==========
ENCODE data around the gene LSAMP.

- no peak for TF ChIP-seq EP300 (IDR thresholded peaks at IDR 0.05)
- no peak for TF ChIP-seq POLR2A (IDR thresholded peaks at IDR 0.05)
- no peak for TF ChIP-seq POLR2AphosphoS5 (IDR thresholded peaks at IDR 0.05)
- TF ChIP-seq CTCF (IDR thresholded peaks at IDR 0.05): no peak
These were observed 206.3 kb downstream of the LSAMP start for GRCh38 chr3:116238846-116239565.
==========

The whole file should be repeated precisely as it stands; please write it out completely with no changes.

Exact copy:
ENCODE data around the gene LSAMP.

- no peak for TF ChIP-seq EP300 (IDR thresholded peaks at IDR 0.05)
- no peak for TF ChIP-seq POLR2A (IDR thresholded peaks at IDR 0.05)
- no peak for TF ChIP-seq POLR2AphosphoS5 (IDR thresholded peaks at IDR 0.05)
- TF ChIP-seq CTCF (IDR thresholded peaks at IDR 0.05): no peak
These were observed 206.3 kb downstream of the LSAMP start for GRCh38 chr3:116238846-116239565.